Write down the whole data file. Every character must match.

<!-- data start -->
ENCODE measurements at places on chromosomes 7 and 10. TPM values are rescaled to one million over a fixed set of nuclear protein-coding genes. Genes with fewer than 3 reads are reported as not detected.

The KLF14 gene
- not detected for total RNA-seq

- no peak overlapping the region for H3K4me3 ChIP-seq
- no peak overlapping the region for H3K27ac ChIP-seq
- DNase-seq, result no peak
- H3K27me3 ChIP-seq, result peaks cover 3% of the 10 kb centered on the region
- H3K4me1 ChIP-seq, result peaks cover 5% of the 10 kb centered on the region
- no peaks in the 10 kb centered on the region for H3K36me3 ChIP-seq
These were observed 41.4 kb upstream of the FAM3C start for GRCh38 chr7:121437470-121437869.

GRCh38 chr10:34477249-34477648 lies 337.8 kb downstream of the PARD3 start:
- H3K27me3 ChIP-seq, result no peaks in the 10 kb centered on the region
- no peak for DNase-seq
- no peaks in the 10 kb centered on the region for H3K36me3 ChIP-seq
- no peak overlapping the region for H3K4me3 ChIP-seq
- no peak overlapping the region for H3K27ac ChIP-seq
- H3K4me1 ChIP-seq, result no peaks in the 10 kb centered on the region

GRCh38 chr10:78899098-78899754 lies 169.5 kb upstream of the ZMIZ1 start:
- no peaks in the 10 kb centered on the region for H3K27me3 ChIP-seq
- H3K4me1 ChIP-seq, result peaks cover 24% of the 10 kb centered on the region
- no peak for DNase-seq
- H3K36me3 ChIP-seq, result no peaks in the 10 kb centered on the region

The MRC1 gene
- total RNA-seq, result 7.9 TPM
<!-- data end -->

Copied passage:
ENCODE measurements at places on chromosomes 7 and 10. TPM values are rescaled to one million over a fixed set of nuclear protein-coding genes. Genes with fewer than 3 reads are reported as not detected.

The KLF14 gene
- not detected for total RNA-seq

- no peak overlapping the region for H3K4me3 ChIP-seq
- no peak overlapping the region for H3K27ac ChIP-seq
- DNase-seq, result no peak
- H3K27me3 ChIP-seq, result peaks cover 3% of the 10 kb centered on the region
- H3K4me1 ChIP-seq, result peaks cover 5% of the 10 kb centered on the region
- no peaks in the 10 kb centered on the region for H3K36me3 ChIP-seq
These were observed 41.4 kb upstream of the FAM3C start for GRCh38 chr7:121437470-121437869.

GRCh38 chr10:34477249-34477648 lies 337.8 kb downstream of the PARD3 start:
- H3K27me3 ChIP-seq, result no peaks in the 10 kb centered on the region
- no peak for DNase-seq
- no peaks in the 10 kb centered on the region for H3K36me3 ChIP-seq
- no peak overlapping the region for H3K4me3 ChIP-seq
- no peak overlapping the region for H3K27ac ChIP-seq
- H3K4me1 ChIP-seq, result no peaks in the 10 kb centered on the region

GRCh38 chr10:78899098-78899754 lies 169.5 kb upstream of the ZMIZ1 start:
- no peaks in the 10 kb centered on the region for H3K27me3 ChIP-seq
- H3K4me1 ChIP-seq, result peaks cover 24% of the 10 kb centered on the region
- no peak for DNase-seq
- H3K36me3 ChIP-seq, result no peaks in the 10 kb centered on the region

The MRC1 gene
- total RNA-seq, result 7.9 TPM